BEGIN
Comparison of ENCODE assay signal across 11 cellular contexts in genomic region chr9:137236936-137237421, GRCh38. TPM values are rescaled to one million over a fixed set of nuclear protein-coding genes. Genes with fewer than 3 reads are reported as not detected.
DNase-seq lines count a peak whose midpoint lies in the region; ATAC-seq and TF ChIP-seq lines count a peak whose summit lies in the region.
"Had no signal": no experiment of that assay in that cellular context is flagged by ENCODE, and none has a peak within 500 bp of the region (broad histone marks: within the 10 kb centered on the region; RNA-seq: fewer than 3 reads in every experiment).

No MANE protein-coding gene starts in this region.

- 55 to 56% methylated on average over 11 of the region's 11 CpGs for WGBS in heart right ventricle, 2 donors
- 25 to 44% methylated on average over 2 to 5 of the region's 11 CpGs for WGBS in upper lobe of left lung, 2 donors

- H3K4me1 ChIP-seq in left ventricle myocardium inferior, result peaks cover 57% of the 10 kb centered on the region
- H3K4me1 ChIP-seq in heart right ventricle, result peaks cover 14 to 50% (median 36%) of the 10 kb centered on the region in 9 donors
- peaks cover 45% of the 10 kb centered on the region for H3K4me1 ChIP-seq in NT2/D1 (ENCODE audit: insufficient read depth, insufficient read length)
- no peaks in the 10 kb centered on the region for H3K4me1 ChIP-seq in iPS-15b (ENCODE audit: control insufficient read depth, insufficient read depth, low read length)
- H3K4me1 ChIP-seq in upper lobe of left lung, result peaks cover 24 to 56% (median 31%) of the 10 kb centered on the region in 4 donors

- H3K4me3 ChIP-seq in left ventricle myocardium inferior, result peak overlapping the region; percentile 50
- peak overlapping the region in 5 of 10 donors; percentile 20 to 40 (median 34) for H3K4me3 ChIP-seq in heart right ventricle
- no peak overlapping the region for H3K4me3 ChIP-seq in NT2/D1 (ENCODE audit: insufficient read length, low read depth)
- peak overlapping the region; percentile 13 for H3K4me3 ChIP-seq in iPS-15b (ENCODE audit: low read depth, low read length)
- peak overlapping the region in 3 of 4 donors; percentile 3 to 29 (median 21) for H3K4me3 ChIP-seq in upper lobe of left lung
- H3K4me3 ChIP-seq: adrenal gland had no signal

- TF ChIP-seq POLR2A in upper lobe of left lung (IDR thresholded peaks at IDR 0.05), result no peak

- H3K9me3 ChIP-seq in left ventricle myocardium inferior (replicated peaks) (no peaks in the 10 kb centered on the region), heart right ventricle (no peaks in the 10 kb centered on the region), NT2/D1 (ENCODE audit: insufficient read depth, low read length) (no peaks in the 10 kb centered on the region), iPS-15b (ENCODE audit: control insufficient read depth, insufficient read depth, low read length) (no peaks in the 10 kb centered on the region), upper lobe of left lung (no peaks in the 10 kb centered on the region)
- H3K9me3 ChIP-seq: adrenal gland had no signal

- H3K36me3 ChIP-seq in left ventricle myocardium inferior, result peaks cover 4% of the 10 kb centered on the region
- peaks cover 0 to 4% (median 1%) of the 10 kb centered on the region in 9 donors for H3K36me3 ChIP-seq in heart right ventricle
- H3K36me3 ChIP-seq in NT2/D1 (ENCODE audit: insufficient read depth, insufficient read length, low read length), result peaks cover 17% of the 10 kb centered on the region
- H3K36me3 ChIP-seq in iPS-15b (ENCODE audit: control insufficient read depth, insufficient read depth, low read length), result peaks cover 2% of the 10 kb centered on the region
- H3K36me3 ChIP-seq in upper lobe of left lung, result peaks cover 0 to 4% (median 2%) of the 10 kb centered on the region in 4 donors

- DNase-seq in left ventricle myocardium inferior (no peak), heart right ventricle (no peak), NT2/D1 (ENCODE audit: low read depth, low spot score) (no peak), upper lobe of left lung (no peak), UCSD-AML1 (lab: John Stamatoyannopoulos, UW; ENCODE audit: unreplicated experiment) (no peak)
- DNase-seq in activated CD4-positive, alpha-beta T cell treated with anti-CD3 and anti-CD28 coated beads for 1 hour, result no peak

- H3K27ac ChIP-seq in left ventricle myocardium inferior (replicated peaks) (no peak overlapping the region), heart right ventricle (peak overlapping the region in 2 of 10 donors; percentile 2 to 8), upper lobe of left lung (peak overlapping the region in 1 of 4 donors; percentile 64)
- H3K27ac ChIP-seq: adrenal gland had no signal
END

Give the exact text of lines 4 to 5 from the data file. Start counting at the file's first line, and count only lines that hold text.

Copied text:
No MANE protein-coding gene starts in this region.

- 55 to 56% methylated on average over 11 of the region's 11 CpGs for WGBS in heart right ventricle, 2 donors